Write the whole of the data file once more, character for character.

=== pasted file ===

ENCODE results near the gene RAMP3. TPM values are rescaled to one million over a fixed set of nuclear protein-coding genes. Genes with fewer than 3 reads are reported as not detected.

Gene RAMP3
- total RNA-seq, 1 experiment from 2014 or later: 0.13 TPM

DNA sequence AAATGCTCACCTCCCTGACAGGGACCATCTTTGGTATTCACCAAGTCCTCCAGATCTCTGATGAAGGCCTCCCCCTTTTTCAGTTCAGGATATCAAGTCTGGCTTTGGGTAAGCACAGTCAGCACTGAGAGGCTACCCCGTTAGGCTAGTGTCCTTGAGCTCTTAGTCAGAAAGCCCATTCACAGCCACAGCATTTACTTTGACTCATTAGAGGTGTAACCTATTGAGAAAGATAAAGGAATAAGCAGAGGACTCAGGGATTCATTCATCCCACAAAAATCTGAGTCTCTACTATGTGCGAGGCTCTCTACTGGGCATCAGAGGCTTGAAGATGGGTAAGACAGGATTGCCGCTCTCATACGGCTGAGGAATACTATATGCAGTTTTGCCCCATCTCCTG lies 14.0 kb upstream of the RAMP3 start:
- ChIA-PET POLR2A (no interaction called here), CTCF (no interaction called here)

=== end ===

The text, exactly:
ENCODE results near the gene RAMP3. TPM values are rescaled to one million over a fixed set of nuclear protein-coding genes. Genes with fewer than 3 reads are reported as not detected.

Gene RAMP3
- total RNA-seq, 1 experiment from 2014 or later: 0.13 TPM

DNA sequence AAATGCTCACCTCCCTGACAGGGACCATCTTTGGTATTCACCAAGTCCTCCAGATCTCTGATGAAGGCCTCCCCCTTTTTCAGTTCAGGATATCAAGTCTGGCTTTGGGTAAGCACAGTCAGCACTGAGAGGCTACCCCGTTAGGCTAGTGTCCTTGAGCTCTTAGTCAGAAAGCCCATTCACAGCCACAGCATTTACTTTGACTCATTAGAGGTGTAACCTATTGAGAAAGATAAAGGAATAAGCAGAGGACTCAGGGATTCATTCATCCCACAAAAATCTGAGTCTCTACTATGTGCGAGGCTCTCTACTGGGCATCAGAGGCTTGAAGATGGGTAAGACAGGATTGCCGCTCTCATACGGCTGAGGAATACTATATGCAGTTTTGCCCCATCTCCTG lies 14.0 kb upstream of the RAMP3 start:
- ChIA-PET POLR2A (no interaction called here), CTCF (no interaction called here)